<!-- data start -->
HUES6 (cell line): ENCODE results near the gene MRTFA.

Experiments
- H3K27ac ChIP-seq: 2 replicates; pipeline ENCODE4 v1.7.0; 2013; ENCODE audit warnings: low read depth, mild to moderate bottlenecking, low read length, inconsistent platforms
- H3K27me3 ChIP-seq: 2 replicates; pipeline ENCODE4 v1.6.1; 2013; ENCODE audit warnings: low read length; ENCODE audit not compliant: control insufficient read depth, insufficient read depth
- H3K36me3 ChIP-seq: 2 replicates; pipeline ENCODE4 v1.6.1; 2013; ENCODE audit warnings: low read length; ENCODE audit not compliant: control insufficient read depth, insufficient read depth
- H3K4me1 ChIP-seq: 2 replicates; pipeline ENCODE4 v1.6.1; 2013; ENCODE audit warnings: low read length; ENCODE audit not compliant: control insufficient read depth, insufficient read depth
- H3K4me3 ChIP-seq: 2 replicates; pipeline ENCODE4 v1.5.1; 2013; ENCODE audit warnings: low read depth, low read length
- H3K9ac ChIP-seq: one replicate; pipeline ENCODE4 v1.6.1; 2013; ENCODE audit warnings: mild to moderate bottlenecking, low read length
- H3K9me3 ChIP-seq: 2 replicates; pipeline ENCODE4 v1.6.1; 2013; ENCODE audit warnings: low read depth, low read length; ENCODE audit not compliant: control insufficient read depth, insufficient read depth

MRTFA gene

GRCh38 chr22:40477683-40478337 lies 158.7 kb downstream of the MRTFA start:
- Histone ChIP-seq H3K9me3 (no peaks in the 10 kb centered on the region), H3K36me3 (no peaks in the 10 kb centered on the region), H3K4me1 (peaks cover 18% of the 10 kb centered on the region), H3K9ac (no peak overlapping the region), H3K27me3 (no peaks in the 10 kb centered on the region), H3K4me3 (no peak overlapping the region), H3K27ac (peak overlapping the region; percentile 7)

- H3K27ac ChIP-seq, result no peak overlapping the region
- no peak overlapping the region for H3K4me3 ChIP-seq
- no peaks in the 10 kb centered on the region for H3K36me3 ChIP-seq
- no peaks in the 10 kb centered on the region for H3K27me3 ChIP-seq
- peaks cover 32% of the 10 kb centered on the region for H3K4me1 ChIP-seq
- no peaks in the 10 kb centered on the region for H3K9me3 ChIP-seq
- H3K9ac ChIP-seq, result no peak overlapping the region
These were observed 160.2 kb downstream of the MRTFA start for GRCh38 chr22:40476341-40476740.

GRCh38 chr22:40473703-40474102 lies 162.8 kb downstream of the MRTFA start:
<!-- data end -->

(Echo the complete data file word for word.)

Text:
HUES6 (cell line): ENCODE results near the gene MRTFA.

Experiments
- H3K27ac ChIP-seq: 2 replicates; pipeline ENCODE4 v1.7.0; 2013; ENCODE audit warnings: low read depth, mild to moderate bottlenecking, low read length, inconsistent platforms
- H3K27me3 ChIP-seq: 2 replicates; pipeline ENCODE4 v1.6.1; 2013; ENCODE audit warnings: low read length; ENCODE audit not compliant: control insufficient read depth, insufficient read depth
- H3K36me3 ChIP-seq: 2 replicates; pipeline ENCODE4 v1.6.1; 2013; ENCODE audit warnings: low read length; ENCODE audit not compliant: control insufficient read depth, insufficient read depth
- H3K4me1 ChIP-seq: 2 replicates; pipeline ENCODE4 v1.6.1; 2013; ENCODE audit warnings: low read length; ENCODE audit not compliant: control insufficient read depth, insufficient read depth
- H3K4me3 ChIP-seq: 2 replicates; pipeline ENCODE4 v1.5.1; 2013; ENCODE audit warnings: low read depth, low read length
- H3K9ac ChIP-seq: one replicate; pipeline ENCODE4 v1.6.1; 2013; ENCODE audit warnings: mild to moderate bottlenecking, low read length
- H3K9me3 ChIP-seq: 2 replicates; pipeline ENCODE4 v1.6.1; 2013; ENCODE audit warnings: low read depth, low read length; ENCODE audit not compliant: control insufficient read depth, insufficient read depth

MRTFA gene

GRCh38 chr22:40477683-40478337 lies 158.7 kb downstream of the MRTFA start:
- Histone ChIP-seq H3K9me3 (no peaks in the 10 kb centered on the region), H3K36me3 (no peaks in the 10 kb centered on the region), H3K4me1 (peaks cover 18% of the 10 kb centered on the region), H3K9ac (no peak overlapping the region), H3K27me3 (no peaks in the 10 kb centered on the region), H3K4me3 (no peak overlapping the region), H3K27ac (peak overlapping the region; percentile 7)

- H3K27ac ChIP-seq, result no peak overlapping the region
- no peak overlapping the region for H3K4me3 ChIP-seq
- no peaks in the 10 kb centered on the region for H3K36me3 ChIP-seq
- no peaks in the 10 kb centered on the region for H3K27me3 ChIP-seq
- peaks cover 32% of the 10 kb centered on the region for H3K4me1 ChIP-seq
- no peaks in the 10 kb centered on the region for H3K9me3 ChIP-seq
- H3K9ac ChIP-seq, result no peak overlapping the region
These were observed 160.2 kb downstream of the MRTFA start for GRCh38 chr22:40476341-40476740.

GRCh38 chr22:40473703-40474102 lies 162.8 kb downstream of the MRTFA start: